Adapting To the Heat

The Garden’s Bounty

This year we lucked into ping tura eggplant, originally from Taiwan, that handles heat and arid conditions far better than the usual.  The plants weren’t cheap, but their productivity is high, and the flavor is good, without the bitterness often associated with eggplant.  In fact, they’re quite sweet.  While the “Black Beauty” types we bought when we couldn’t find our usual ichiban have produced two fruit among three plants, the ping tura are so prolific that I picked three fruit off of just one plant.

 One thing we’ve been exploring as our summer temperatures have mounted over the last decade (our summer high so far is 113 F) is finding plants that will not only tolerate the heat but will thrive in it.

One of our first discoveries was the liana bean (sometimes called yard-long or asparagus bean).  They’re a climbing type, fast growing, and provide the bonus of a very pretty large lavender flower.  Two years ago, we found a variety called “red noodle” that is also very colorful.  Lianas are the only climbing bean we now plant.  We also plant some bush beans.  For the eat-fresh variety, we have come to like Contenders or, when we can find the seeds, Matador, both of which handle heat fairly well.  (Although not as well as the lianas.)

A couple of years ago, I was researching desert ecosystems for the roleplaying game I was running.  (I write the adventures just like I do stories, complete with research; this one was called “The Desert of Nightmares.”)  In a book  published by the Arizona-Sonora Desert Museum in Tucson, Arizona, I came across a reference to tepary beans.  I was intrigued, because they apparently love high heat, and low water.  There was one section of our garden bed where anything planted there died, probably due to reflected heat and lack of shade.  Why not give these a try?

After some experimentation, I’ve settled on “blue speckled” as my favorites.  If you look in the second photo, the tepary beans are planted in the middle row (tomatoes to the left, lianas going up the net to the right).  Impressive, yes?  Even more impressive is that they haven’t been directly watered for a month…  All the water they’ve had is from a few tiny sprinkles.

Tepary beans aren’t meant to be eaten fresh, but they dry well and triple in volume after being soaked and cooked.  Since we regularly make both bean soup and humus, they will get used.  Added bonus: nitrogen fixing in the soil.  Added bonus: all that foliage shades our very sandy, heat-retaining soil, making for a cooler environment for the tomatoes.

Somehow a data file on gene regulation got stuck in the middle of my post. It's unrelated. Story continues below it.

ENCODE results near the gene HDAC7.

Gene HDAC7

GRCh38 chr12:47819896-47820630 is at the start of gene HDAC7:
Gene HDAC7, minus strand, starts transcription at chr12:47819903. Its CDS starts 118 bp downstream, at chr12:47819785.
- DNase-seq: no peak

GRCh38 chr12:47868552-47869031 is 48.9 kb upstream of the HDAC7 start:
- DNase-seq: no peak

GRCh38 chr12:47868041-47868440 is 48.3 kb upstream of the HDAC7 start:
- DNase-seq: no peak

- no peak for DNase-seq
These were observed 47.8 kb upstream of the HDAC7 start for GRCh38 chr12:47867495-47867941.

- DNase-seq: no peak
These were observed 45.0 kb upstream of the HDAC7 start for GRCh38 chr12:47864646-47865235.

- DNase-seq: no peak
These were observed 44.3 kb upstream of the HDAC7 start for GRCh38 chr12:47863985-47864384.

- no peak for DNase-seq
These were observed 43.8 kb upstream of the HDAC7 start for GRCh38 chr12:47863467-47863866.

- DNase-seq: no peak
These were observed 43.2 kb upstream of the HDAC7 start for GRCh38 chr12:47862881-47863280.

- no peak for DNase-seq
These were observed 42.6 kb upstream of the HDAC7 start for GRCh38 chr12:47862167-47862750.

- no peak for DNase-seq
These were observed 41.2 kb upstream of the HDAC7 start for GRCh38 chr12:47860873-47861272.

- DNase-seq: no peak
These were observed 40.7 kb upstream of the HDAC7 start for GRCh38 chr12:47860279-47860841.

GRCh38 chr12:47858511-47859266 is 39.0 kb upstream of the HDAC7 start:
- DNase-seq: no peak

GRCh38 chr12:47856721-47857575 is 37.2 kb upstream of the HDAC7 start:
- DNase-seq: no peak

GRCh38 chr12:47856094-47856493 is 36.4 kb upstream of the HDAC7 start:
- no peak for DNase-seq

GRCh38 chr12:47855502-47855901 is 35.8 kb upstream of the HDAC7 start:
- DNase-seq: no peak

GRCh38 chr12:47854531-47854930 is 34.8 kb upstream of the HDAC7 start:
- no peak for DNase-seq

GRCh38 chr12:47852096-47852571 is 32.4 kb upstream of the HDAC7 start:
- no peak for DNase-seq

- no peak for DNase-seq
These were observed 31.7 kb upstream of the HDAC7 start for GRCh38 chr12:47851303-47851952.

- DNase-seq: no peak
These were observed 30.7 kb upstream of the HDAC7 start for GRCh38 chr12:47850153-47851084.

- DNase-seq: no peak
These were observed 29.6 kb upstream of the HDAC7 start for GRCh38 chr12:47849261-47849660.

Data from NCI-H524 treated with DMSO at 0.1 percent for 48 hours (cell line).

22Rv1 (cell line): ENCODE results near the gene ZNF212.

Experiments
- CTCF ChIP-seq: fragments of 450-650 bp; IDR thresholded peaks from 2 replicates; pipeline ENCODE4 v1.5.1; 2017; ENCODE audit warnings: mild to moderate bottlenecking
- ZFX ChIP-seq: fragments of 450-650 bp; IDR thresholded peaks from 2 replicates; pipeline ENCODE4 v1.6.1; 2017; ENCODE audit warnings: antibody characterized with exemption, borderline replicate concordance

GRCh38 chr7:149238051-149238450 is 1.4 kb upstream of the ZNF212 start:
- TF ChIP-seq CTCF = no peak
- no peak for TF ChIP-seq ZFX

Next on my list…  I’d like a more heat-resistant tomato, preferably one resistant to curly-top virus, which is common here, but not in enough other places for breeders to routinely breed resistant varieties.  Bonus would be a type similar to a roma that can be cooked as well as enjoyed fresh.

I’m also thinking about looking into some different squash, especially summer squash types, since even hardy green zucchini is feeling the heat.

But for this year, ping tura eggplant is my hero!  I must remember to reward it with a good dose of compost tea!

Teparies Down the Middle


10 Responses to “Adapting To the Heat”

  1. James Mendur Says:

    Ahh, but the other question is: do the rabbits like these new varieties as well, or have they bypassed them for other things? If I remember correctly, they like Tepary beans. What else do they do for? And how are you handling them this year?

    • James Mendur Says:

      (That could be NEXT Wednesday’s wandering, if you need a topic.)

    • janelindskold Says:

      Hi James… No rabbits this year! We put in a new fence on the west side of the yard that closed the remaining bunny-sized gaps. Of course, now the south fence is looking shaky, but so far, no bunnies.

  2. King Ben's Grandma Says:

    We had planned to put a garden in the front this year. Ben has claimed the back yard🙄 but when school stopped, so did safely doing anything in front. I will have, I should say “I hope to have” a good harvest of pecans this fall. My wild tree, that I leave completely alone except to talk to it, seems to be thriving.

  3. Harried Harry Says:

    Nice looking garden selection you have. I’m happy you’ve found something you both like to eat and grow or is that grow and eat? Almost all the plums are gone from my two trees; the birds enjoyed them very much. I picked some, but they go a long way for my diet, which is why we like the fruit. I harvested the peaches from my small tree. I estimate I have about 10 pounds. Very sweet with a red color inside. I took a few pics with my phone but trying to download them so I can post them is a challenge. The next item to harvest will be the pears but they are a long way from being ready.

    This is a great way to enjoy the day, since it was actually cooler than it has been. The dogs do not enjoy the growl of thunder so they have been staying very close all day long.

    • janelindskold Says:

      We had 3/10 of a inch of rain yesterday which, for us, is Epic! And first day in 17 we didn’t go over 100. Cats have mixed ideas about thunder. Roary (the kitten) has never heard it before and mostly looks puzzled.

  4. Jane Gnoll Says:

    I think of you and your garden every time it rains here. I only have a couple tomatoes in and I generally don’t water them. But it had been pretty hot and sunny (mid 90s is hot for us) and I gave in and watered them…then it rained pretty much every day for the rest of the week!

  5. learners Coach Says:

    learners Coach

    Adapting To the Heat | Jane Lindskold: Wednesday Wanderings

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